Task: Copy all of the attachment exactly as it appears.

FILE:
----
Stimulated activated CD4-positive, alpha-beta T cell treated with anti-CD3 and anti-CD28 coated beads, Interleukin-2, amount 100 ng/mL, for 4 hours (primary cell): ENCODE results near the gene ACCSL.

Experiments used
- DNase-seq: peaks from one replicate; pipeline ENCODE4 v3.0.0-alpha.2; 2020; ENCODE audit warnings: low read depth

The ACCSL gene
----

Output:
Stimulated activated CD4-positive, alpha-beta T cell treated with anti-CD3 and anti-CD28 coated beads, Interleukin-2, amount 100 ng/mL, for 4 hours (primary cell): ENCODE results near the gene ACCSL.

Experiments used
- DNase-seq: peaks from one replicate; pipeline ENCODE4 v3.0.0-alpha.2; 2020; ENCODE audit warnings: low read depth

The ACCSL gene